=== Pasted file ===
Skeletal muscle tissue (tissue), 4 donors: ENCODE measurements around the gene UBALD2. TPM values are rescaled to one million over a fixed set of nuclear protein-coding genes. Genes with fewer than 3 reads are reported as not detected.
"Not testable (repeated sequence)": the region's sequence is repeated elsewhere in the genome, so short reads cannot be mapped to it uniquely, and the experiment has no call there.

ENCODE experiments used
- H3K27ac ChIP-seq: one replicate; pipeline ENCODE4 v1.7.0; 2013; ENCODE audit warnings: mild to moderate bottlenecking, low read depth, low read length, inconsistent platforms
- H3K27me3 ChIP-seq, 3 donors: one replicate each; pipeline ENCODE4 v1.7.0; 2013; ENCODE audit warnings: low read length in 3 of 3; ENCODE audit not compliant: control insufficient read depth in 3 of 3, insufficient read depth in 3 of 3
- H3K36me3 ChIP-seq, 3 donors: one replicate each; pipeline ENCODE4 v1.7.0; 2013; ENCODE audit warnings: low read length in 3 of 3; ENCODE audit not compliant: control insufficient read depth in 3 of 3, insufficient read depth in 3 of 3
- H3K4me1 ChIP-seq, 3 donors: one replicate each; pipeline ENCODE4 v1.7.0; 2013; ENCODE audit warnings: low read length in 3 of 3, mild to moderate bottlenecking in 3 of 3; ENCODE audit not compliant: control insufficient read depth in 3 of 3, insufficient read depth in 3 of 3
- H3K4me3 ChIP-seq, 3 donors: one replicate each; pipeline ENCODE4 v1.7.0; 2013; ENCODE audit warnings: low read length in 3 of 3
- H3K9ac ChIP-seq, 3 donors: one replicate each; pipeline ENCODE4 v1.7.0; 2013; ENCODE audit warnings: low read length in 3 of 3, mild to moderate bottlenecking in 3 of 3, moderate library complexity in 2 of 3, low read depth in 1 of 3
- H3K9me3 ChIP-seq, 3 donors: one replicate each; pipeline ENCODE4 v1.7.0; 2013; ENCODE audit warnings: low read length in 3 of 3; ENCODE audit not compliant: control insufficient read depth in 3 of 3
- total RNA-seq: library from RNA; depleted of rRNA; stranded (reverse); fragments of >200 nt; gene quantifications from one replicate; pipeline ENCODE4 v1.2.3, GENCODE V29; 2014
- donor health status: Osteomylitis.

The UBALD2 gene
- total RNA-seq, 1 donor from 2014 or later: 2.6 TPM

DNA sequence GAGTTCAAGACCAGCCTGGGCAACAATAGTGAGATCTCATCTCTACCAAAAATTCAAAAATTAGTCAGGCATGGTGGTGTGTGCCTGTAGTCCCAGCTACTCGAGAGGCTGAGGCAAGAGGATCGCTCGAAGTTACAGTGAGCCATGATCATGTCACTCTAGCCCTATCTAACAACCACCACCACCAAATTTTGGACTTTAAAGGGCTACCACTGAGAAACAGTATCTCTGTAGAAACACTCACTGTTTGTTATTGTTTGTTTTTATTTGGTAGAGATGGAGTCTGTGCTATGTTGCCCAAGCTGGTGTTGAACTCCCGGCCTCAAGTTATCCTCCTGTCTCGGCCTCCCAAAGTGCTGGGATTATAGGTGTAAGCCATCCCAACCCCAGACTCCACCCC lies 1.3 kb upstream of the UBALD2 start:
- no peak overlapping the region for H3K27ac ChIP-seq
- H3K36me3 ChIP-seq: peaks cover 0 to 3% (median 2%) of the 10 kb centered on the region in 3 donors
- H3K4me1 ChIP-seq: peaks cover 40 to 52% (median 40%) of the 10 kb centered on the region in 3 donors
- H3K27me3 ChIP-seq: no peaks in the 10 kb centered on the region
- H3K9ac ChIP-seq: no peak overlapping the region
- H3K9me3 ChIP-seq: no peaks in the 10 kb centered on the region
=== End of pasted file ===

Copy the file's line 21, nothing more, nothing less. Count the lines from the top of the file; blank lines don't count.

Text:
- H3K9me3 ChIP-seq: no peaks in the 10 kb centered on the region